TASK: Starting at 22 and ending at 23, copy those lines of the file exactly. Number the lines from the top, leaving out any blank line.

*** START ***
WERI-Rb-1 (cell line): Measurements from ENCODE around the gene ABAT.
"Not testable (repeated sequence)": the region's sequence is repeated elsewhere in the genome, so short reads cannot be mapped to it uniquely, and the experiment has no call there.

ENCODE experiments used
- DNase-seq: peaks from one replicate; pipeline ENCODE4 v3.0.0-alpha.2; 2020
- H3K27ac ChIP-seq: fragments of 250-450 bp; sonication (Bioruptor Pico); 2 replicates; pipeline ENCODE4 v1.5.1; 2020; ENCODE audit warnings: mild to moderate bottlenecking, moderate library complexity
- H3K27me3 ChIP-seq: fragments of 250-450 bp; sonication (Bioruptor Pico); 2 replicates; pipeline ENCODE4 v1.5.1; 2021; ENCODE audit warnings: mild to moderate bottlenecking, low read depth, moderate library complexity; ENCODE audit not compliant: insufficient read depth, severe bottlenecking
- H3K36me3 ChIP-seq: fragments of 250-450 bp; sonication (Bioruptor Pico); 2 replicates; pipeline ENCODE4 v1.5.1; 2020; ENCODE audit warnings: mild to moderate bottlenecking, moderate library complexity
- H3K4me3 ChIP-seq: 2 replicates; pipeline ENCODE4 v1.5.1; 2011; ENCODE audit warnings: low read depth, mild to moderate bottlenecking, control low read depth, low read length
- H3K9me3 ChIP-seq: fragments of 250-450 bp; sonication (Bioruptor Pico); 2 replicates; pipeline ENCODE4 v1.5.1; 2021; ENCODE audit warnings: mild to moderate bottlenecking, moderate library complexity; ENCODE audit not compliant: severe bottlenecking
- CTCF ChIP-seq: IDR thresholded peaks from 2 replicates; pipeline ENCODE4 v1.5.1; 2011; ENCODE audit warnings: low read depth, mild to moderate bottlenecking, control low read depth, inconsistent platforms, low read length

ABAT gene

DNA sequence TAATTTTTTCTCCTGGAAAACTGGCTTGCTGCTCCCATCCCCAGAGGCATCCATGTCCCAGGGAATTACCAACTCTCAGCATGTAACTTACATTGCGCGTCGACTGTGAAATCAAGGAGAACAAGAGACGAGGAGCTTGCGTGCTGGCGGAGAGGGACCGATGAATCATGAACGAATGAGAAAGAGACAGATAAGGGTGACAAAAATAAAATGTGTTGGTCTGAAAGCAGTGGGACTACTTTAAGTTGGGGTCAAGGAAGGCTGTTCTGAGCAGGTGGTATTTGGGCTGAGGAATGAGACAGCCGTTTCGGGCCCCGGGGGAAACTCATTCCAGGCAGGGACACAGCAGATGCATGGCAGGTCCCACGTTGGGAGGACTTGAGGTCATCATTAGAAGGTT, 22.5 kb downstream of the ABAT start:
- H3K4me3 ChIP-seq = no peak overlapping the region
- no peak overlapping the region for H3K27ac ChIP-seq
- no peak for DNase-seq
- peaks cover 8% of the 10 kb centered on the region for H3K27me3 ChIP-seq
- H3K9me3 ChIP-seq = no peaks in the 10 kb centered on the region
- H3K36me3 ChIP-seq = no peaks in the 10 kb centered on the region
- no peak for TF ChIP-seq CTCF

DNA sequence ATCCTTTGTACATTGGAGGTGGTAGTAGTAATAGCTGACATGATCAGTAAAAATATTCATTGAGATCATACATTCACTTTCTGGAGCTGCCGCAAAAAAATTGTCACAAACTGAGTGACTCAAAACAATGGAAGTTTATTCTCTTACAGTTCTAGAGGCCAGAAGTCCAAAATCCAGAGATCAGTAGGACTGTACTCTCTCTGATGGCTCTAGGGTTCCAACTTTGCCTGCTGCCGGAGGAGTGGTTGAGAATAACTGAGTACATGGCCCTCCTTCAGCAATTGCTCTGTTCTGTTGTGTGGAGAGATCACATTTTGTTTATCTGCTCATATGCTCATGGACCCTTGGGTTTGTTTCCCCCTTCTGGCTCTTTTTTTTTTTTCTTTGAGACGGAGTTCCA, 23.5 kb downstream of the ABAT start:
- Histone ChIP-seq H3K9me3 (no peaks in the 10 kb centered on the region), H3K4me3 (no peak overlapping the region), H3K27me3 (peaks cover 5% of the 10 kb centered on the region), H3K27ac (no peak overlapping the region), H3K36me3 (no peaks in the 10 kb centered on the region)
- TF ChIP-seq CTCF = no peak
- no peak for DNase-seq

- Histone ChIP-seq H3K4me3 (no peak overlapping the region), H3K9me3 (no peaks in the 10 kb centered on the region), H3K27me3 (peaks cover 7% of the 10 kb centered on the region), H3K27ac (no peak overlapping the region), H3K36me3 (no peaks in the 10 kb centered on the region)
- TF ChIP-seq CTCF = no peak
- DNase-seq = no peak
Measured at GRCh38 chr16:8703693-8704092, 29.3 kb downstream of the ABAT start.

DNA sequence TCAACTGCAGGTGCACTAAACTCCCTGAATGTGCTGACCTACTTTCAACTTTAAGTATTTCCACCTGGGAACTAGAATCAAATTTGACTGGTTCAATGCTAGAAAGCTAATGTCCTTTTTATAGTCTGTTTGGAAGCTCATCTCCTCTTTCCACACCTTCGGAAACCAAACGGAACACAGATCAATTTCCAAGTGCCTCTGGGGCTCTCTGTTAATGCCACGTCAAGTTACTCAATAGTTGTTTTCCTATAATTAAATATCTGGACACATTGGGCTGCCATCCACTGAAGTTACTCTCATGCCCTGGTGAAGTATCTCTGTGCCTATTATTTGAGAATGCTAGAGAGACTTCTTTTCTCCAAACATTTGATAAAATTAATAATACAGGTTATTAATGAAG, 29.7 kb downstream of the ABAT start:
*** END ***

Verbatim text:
- TF ChIP-seq CTCF = no peak
- no peak for DNase-seq